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Re: Please reenable GCJ on mips

Daniel Jacobowitz wrote:
> It's a lot of work to fix and no one has done it.  That's not the same
> thing at all.

That's nice, but there's still a real problem unrelated to that.

An example of a relatively healthy bug which is "a lot of work to fix and no 
one has done it" is http://gcc.gnu.org/bugzilla/show_bug.cgi?id=6257, the 
problem of distinguishing between #include <cstdio> and #include <stdio.h> in 
C++ programs and getting the collection of included symbols correct for both 
cases.  There's a fairly substantial amount of information on the problems 
and attempted solutions.

Another example is http://gcc.gnu.org/bugzilla/show_bug.cgi?id=5911 -- the 
screwball way Ada is built in GCC -- where the work to fix it is totally 
straightforward, but very large and very tedious.

What I keep hearing is that no one has reported the bug(s), and nobody except 
Thiemo Seufer has even described it/them adequately.  This is a bug or bugs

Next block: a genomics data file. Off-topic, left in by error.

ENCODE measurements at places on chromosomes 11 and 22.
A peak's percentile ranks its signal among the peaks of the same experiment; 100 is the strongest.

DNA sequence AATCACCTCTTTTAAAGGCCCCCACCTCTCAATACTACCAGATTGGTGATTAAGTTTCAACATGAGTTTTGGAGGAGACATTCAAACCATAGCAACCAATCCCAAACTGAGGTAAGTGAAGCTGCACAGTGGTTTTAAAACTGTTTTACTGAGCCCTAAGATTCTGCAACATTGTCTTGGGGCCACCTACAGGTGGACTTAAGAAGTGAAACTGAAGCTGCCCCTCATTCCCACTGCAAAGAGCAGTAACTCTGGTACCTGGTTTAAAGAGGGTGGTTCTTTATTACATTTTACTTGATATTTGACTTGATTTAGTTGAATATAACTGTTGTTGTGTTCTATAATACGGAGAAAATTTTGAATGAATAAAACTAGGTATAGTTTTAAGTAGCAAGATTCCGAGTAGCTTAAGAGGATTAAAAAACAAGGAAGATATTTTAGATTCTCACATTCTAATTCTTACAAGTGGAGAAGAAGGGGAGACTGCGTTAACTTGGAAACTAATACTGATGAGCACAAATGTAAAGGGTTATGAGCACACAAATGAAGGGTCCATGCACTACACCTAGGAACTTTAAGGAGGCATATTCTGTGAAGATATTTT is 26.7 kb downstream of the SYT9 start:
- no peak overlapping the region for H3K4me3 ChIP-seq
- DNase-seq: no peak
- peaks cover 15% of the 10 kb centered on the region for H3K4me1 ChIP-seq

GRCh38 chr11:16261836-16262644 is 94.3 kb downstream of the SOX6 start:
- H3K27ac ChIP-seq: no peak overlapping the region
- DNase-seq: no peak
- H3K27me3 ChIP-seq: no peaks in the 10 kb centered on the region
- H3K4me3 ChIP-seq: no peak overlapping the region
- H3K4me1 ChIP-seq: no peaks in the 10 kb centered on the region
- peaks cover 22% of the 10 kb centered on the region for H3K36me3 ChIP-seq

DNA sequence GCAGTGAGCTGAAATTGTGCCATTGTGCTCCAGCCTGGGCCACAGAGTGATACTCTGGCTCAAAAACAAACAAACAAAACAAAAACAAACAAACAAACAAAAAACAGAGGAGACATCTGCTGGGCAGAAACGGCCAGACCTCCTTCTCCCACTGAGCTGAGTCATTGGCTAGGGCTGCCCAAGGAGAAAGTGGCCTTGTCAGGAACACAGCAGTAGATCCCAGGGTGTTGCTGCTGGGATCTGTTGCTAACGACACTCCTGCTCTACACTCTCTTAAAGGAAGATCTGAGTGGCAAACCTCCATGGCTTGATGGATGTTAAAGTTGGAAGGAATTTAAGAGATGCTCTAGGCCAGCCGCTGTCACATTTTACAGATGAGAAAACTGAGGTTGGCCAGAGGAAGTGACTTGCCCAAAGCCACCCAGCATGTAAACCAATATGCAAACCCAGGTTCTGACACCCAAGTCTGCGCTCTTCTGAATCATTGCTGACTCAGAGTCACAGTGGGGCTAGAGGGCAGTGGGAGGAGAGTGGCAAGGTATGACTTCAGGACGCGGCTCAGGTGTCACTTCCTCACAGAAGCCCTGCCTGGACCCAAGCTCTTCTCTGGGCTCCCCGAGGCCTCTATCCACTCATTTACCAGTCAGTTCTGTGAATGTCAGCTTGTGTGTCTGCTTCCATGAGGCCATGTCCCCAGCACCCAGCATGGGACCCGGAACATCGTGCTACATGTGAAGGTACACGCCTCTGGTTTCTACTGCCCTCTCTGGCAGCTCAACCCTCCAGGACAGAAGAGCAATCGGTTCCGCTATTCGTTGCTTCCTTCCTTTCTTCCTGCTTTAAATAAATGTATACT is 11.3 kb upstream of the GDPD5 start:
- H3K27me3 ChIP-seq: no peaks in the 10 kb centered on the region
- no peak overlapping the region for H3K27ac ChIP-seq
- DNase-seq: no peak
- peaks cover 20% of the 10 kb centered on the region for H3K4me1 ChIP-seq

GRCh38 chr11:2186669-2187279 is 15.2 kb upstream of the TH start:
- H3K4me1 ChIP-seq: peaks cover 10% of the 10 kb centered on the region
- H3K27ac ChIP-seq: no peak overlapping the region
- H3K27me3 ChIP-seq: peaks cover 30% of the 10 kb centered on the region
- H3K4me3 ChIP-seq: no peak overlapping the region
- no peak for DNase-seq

which is not documented in the documentation or bug databases for glibc, 
binutils, gcc, Debian, or anywhere else.  It's apparently a substantial and 
reproducible bug which hits any library or executable with really large 
numbers of exported symbols.  The GCC documentation suggests a fix (xgot) 
which doesn't actually work.

That is bad.
* Either ld or gcc (or both) should note in its documentation that xgot is 
incompatible with multigot.  Alternatively, there should be a bug report 
against ld because of this.  I haven't determined which is considered correct 

* The failure of multigot to support >16K of exported symbols is a bug 
somewhere, but I'm still not clear whether it's an ABI limitation or or a bug 
in the dynamic linker.  If the latter, it needs to be reported.  If the 
former, it needs to be documented.

Now, I understand this sort of stuff not being dealt with for a while.  But 
the nature of the problem has supposedly been known for a year or more, and 
so a little documentation of "known limitations" is really the least I'd 

m68k is known to be in a situation where serious toolchain bugs are not 
reported upstream.  I thought previously that it was the only such 

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